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I had three big pieces of bass. And it tasted good. Damn the fish ghosts.

But as we huddled in our tents that night in below-freezing temperatures, it was impossible for me not to think that the bear hunters wouldn’t have been too impressed.

I’d volunteered my brother and myself for kitchen duty the second day, and had been planning it for a week. I’d bought five rib eye steaks and frozen them solid at home, and was carrying them in a double-wrapped plastic bag along with six potatoes, bacon scraps, a pound of dried cannellini beans, maple syrup, a U.S. Army MRE Andrew had brought from Texas, and a handful of other ingredients. After only two hours of canoeing and a 90-minute uphill-downhill portage, we set up camp, and the steaks were completely thawed.

While everyone else either fished (in vain) or foraged for firewood, I soaked the beans and started the fire. (By the way, someone had told me that Cheetos make great fire starter. They didn’t.) One of the crew fiddled with the handheld radio and found the only clear station, which played country songs that sounded like truck commercials, and truck commercials that were indistinguishable from country songs. We finished off the rest of the beer.

Using the beans, bacon, maple syrup, and some sugar and “table syrup” I found in the Meal Ready-to-Eat, I started a pot of beans on the camp stove, while Andrew tossed the foil-wrapped potatoes into the embers. He and Tater jerry-rigged a reasonably level grilling surface over some of the ashed-over coals, and I seasoned the rib eyes with salt and pepper. When I set the steaks on the grill, they sizzled like sparklers on the Fourth of July—there are few more satisfying sounds in the world.

Andrew even taught us a military recipe made entirely of ingredients scavenged from MREs, called Ranger Pudding: graham crackers, cocoa powder, and just enough boiled water to bind it together, all mashed together into a camp mug. It wasn’t half bad.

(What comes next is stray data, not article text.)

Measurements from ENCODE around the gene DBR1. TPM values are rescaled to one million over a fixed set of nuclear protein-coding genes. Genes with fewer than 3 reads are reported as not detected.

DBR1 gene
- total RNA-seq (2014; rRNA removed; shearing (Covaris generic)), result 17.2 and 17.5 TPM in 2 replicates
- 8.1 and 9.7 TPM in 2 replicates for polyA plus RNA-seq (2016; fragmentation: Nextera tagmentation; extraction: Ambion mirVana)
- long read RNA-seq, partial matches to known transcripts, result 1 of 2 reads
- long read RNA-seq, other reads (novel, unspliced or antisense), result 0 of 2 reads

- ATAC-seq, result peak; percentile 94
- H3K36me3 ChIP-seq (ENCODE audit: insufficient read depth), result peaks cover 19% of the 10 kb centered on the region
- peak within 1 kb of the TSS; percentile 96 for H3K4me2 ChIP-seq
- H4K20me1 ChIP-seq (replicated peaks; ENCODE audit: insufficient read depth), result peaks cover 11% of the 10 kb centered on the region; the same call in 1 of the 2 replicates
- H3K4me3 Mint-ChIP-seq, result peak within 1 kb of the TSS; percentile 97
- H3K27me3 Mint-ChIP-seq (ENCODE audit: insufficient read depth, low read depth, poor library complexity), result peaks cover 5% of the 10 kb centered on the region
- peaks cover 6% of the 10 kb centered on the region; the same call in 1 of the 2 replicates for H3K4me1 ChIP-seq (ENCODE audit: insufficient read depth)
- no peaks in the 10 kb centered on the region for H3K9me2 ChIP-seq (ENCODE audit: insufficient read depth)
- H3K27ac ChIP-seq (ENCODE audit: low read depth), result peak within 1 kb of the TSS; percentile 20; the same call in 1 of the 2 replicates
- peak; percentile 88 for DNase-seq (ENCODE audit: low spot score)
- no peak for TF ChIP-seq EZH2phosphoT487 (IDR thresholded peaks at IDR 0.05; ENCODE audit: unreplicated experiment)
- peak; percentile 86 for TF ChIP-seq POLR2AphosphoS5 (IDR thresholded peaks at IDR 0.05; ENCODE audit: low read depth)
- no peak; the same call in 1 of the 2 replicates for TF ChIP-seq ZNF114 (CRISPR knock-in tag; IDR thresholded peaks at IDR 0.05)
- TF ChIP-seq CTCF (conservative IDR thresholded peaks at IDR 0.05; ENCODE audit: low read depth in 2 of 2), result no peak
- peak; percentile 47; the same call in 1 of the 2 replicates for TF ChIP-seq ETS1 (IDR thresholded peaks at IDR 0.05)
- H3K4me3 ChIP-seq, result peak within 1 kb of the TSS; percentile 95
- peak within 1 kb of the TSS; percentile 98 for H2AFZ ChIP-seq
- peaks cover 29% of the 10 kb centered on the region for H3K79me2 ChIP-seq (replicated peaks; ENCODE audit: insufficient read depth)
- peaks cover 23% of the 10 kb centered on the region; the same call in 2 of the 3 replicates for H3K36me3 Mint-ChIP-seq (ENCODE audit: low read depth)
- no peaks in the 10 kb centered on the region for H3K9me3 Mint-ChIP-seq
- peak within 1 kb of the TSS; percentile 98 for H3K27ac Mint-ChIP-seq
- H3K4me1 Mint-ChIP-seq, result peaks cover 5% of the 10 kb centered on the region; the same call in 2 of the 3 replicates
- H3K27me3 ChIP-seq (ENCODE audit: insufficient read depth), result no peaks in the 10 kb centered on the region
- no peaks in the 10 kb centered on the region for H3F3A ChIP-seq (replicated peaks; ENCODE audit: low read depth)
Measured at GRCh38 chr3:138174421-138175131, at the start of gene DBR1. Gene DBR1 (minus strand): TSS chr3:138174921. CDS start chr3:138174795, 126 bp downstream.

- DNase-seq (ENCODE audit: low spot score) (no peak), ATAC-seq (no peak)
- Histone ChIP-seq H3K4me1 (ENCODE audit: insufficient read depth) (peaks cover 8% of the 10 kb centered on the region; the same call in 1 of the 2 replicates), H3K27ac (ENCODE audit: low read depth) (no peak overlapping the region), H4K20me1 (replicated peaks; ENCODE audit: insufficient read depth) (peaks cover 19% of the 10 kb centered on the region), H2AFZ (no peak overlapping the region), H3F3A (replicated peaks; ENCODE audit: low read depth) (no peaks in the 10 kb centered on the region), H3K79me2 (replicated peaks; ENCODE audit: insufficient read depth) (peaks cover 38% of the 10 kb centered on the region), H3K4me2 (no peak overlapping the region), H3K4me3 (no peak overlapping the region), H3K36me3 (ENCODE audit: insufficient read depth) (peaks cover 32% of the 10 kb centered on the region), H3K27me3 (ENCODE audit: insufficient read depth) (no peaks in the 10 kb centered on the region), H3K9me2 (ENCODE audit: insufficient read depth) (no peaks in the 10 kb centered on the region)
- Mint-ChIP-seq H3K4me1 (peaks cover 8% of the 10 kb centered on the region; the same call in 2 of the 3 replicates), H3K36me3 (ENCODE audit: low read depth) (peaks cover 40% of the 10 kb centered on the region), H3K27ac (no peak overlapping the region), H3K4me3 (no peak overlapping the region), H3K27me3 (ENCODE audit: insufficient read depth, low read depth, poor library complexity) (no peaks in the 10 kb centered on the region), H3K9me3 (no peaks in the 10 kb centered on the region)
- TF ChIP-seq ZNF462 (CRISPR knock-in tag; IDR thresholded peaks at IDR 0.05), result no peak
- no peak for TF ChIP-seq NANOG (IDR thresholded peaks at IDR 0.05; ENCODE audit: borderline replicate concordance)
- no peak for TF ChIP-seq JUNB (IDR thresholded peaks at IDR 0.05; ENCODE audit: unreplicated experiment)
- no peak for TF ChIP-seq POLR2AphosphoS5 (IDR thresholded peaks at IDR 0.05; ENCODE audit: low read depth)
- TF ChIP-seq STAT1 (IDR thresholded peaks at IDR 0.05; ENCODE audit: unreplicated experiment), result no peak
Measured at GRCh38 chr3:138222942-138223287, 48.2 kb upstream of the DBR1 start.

And here’s the thing I learned about grilling rib eyes on a campfire: Some people just want their steaks burned to pure carbon. (I removed them from the flame when they were perfectly cooked, but David B. kept looking at his steak suspiciously and dropping it back in the fire. He ended up leaving it directly over an open flame for about half an hour, and it came out charred to a blackened crisp—he apparently loved it that way.)

By the time we sat down to the full meal around the campfire, the beans admittedly still had some bite but were undeniably tasty, the baked potatoes were perfect, and we were four New York guys (and one Texas soldier) having steaks 300 miles from Peter Luger. It wasn’t bear stew, but it was good.

We canoed to our final destination—and the ride to our cars—the next day at noon. But it turned out I hadn’t seen the last of the bear hunters.

Before we paddled to our pickup spot, the canoe Andrew, Tater, and I were in lagged behind Dave C. and David B.’s, and we leisurely explored a sandy-shored peninsula. Tied up to a tree jutting into the river were several motorboats, including one covered in a camouflage tarp.

I wandered up the bank and came across a permanent lean-to with six or seven men leaning back in camp chairs and listening to ’80s rock on the radio. Among them were the bear hunters. Their rifles were still tied in a bundle, evidently untouched, but a heap of beer cans was growing at their feet. There wasn’t a bear carcass anywhere in sight.

The bear hunters hollered hello, gave a friendly wave, and hoisted up their beer cans in greeting.

I got it. Turns out they were man-camping, too.

Brooklyn–based Michael Y. Park has written for The New York Times, the New York Post, and the Toronto Globe and Mail, and he is a regular contributor to Epicurious. Park has feasted at a picnic with the king and queen of Malaysia, and dined on roadside kebabs while disguised as a Hazara tribesman in Afghanistan. His most recent article for Gourmet Live was “Eating Camel in Mauritania.”

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